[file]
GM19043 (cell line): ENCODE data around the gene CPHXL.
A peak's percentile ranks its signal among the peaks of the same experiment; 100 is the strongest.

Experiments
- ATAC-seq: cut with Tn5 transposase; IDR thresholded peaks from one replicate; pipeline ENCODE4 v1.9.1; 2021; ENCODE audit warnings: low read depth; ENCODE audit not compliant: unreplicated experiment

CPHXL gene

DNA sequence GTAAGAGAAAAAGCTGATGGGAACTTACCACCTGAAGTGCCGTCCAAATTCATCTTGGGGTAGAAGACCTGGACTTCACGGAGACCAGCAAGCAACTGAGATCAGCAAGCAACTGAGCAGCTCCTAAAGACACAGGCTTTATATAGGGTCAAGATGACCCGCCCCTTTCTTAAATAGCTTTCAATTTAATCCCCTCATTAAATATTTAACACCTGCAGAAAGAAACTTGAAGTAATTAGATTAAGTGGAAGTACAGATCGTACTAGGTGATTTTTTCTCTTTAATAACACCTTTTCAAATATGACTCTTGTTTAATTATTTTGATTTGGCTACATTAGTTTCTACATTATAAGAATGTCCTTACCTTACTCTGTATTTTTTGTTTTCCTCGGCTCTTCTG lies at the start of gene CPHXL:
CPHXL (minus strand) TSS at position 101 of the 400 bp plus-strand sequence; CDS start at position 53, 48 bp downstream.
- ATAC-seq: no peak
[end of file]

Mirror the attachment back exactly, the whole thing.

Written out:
GM19043 (cell line): ENCODE data around the gene CPHXL.
A peak's percentile ranks its signal among the peaks of the same experiment; 100 is the strongest.

Experiments
- ATAC-seq: cut with Tn5 transposase; IDR thresholded peaks from one replicate; pipeline ENCODE4 v1.9.1; 2021; ENCODE audit warnings: low read depth; ENCODE audit not compliant: unreplicated experiment

CPHXL gene

DNA sequence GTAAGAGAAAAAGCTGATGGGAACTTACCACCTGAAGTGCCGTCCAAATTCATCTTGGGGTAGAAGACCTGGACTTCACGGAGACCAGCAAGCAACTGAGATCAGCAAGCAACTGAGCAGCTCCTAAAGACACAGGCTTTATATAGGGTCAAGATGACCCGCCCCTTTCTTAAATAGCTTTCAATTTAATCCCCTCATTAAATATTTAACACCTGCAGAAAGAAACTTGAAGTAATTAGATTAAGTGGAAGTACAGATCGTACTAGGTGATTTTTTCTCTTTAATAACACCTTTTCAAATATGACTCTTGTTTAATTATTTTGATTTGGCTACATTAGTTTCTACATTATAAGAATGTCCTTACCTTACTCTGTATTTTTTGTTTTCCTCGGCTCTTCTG lies at the start of gene CPHXL:
CPHXL (minus strand) TSS at position 101 of the 400 bp plus-strand sequence; CDS start at position 53, 48 bp downstream.
- ATAC-seq: no peak